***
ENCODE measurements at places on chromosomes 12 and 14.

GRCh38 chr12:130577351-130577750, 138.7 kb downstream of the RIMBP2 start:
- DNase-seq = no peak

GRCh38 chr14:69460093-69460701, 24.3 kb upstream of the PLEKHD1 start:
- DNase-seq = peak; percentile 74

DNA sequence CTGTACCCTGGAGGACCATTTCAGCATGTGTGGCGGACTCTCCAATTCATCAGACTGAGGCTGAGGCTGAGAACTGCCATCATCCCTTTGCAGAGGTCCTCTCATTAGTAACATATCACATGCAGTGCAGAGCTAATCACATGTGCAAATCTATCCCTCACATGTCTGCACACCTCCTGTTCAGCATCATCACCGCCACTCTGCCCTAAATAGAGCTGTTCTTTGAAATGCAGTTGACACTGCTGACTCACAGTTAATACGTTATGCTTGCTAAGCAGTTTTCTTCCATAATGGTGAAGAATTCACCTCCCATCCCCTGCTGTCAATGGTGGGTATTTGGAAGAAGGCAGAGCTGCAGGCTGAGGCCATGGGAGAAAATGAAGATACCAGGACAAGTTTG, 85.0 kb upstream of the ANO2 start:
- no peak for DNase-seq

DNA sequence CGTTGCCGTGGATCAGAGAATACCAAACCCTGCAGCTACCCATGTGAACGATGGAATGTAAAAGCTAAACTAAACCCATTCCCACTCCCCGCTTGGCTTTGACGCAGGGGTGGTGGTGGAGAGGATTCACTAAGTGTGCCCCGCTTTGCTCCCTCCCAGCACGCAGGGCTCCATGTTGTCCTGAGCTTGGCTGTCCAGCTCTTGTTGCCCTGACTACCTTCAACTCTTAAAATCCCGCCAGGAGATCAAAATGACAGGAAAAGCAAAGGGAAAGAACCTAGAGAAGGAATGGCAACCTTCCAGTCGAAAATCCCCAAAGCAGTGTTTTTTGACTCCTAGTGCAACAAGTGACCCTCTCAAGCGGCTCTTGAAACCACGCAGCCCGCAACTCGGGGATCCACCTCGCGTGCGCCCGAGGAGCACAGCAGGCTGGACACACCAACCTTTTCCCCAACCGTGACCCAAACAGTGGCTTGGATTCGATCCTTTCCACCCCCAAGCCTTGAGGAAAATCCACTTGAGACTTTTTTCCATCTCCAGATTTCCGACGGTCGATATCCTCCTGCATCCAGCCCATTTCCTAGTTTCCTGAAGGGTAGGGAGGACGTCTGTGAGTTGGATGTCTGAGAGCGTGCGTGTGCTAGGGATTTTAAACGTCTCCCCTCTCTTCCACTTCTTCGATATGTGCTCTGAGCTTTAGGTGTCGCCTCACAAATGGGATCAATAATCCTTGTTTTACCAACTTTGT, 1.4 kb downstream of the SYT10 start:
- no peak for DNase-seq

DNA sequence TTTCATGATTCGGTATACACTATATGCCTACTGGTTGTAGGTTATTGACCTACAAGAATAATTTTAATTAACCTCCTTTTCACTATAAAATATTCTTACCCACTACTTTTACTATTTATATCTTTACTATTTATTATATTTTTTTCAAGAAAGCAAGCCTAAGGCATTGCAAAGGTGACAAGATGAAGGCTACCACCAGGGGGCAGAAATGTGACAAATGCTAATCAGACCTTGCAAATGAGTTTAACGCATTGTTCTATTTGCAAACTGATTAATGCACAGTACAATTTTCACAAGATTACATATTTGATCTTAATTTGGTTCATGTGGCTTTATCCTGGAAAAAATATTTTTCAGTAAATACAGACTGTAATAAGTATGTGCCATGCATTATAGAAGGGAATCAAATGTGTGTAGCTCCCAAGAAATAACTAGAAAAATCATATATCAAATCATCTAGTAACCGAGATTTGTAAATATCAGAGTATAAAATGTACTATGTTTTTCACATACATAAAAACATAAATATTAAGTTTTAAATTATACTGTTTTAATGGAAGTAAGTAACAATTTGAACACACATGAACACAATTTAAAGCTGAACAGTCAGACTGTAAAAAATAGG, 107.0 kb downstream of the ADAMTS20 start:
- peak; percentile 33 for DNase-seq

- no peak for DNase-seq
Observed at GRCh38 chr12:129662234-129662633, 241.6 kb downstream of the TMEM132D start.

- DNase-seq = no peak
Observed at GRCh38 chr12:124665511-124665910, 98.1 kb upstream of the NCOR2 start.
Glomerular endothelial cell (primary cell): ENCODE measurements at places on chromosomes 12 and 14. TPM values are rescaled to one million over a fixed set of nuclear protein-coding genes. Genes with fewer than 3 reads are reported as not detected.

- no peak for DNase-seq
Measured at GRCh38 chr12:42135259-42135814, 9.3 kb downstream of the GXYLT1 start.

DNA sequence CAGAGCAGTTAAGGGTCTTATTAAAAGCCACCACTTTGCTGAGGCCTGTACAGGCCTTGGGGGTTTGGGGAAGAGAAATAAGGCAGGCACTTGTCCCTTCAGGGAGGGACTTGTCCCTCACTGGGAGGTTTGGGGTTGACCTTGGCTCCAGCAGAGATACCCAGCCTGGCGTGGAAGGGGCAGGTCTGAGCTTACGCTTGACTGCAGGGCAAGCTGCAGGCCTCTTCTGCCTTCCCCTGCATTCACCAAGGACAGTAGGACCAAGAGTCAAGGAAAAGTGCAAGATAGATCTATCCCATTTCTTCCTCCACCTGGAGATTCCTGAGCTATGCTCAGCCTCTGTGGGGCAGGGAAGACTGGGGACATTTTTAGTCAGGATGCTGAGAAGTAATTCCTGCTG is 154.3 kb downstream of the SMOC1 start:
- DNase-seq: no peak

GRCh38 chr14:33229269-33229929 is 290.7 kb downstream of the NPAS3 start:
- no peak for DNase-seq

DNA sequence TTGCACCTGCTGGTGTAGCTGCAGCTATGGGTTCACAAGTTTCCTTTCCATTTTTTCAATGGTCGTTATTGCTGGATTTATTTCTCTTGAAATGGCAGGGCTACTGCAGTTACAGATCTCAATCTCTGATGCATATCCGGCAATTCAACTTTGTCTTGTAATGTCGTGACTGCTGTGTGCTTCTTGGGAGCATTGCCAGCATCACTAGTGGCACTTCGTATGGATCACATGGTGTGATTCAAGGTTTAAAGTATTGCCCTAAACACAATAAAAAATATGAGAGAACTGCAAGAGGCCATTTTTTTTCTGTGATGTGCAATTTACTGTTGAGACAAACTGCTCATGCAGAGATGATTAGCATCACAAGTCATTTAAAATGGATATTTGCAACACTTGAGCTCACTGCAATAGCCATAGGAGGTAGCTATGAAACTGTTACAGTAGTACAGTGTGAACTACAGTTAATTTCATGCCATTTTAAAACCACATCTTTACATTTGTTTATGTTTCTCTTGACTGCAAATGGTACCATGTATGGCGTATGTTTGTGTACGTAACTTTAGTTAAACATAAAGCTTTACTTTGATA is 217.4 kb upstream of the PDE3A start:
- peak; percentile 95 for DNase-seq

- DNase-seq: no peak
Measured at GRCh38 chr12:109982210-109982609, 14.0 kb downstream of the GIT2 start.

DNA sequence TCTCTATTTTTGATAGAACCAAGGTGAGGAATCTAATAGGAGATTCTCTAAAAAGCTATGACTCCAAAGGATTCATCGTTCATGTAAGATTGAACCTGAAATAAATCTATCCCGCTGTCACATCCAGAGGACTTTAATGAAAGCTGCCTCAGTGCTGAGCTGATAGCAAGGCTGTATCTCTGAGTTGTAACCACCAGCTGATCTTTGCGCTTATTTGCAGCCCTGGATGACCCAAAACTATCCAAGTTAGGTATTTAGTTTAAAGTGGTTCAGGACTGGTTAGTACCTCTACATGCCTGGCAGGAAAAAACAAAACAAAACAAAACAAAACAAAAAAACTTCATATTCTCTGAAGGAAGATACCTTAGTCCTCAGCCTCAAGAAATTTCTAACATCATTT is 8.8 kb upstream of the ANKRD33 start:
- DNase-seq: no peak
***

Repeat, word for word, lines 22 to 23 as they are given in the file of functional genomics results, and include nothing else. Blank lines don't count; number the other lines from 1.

- no peak for DNase-seq

DNA sequence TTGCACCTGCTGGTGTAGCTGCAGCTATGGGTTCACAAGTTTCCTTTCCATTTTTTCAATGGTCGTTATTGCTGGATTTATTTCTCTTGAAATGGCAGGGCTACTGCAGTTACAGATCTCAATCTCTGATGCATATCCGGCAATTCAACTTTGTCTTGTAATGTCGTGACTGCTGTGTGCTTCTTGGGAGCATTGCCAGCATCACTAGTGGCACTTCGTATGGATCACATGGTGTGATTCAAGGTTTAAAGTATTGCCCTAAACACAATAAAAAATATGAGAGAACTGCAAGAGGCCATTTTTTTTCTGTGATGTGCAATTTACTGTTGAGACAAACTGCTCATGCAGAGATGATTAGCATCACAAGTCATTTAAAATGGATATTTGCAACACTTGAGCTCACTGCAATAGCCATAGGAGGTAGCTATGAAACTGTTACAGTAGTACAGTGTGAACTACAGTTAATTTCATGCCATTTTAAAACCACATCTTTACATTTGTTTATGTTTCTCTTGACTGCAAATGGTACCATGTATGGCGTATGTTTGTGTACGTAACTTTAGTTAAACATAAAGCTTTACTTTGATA is 217.4 kb upstream of the PDE3A start: